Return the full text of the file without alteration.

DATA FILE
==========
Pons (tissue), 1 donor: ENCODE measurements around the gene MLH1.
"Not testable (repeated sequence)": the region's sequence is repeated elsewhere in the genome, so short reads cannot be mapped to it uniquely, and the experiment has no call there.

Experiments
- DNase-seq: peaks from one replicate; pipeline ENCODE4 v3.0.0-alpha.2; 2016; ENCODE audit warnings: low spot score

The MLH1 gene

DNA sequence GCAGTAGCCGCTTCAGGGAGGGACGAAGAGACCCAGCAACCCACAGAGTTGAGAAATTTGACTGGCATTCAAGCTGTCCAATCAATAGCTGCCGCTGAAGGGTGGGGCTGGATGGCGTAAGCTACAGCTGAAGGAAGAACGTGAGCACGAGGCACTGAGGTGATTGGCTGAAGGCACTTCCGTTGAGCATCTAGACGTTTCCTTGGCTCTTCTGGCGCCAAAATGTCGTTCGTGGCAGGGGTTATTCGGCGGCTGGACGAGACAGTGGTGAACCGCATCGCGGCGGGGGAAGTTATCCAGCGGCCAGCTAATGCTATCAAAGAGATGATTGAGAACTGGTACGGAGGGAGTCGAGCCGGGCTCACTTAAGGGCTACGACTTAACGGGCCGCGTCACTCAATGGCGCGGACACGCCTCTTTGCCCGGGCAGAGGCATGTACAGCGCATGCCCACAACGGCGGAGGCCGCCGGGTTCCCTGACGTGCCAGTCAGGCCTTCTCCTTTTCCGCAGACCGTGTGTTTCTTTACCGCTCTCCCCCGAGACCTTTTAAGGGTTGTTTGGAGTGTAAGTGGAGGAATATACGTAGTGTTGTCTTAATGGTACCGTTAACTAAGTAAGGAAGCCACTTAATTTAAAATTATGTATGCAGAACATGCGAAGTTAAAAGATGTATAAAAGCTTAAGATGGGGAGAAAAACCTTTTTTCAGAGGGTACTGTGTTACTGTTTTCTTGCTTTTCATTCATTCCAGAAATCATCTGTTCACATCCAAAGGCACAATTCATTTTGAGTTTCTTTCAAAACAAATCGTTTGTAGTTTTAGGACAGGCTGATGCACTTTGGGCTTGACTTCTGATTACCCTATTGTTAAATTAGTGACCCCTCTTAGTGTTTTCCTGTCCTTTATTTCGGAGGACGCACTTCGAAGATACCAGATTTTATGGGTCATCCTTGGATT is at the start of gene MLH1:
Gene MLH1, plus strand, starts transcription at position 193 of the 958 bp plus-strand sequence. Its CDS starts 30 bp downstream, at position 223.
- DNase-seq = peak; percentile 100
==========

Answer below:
Pons (tissue), 1 donor: ENCODE measurements around the gene MLH1.
"Not testable (repeated sequence)": the region's sequence is repeated elsewhere in the genome, so short reads cannot be mapped to it uniquely, and the experiment has no call there.

Experiments
- DNase-seq: peaks from one replicate; pipeline ENCODE4 v3.0.0-alpha.2; 2016; ENCODE audit warnings: low spot score

The MLH1 gene

DNA sequence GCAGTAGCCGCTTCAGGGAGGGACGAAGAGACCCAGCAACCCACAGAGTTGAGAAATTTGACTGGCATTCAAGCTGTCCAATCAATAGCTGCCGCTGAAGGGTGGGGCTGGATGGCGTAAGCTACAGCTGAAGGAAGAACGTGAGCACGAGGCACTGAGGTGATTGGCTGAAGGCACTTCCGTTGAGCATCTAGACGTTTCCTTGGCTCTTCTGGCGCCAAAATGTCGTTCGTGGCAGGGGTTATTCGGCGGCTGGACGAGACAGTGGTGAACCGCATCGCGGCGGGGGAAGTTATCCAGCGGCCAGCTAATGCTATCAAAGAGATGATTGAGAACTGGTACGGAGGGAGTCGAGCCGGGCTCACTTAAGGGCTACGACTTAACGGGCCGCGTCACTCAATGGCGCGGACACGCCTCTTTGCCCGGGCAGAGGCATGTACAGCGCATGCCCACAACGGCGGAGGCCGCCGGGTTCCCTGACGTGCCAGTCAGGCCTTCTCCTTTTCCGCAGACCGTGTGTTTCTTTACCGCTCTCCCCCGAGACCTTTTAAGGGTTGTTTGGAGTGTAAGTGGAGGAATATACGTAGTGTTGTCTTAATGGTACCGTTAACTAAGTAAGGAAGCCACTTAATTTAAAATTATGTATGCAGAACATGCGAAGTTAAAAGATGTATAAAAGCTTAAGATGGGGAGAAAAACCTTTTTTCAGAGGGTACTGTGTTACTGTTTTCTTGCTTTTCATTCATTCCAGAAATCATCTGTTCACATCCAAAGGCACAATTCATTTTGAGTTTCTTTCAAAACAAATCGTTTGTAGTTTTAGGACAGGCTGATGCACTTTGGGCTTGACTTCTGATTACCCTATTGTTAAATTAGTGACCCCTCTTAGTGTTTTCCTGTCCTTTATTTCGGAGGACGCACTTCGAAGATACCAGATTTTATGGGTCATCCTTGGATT is at the start of gene MLH1:
Gene MLH1, plus strand, starts transcription at position 193 of the 958 bp plus-strand sequence. Its CDS starts 30 bp downstream, at position 223.
- DNase-seq = peak; percentile 100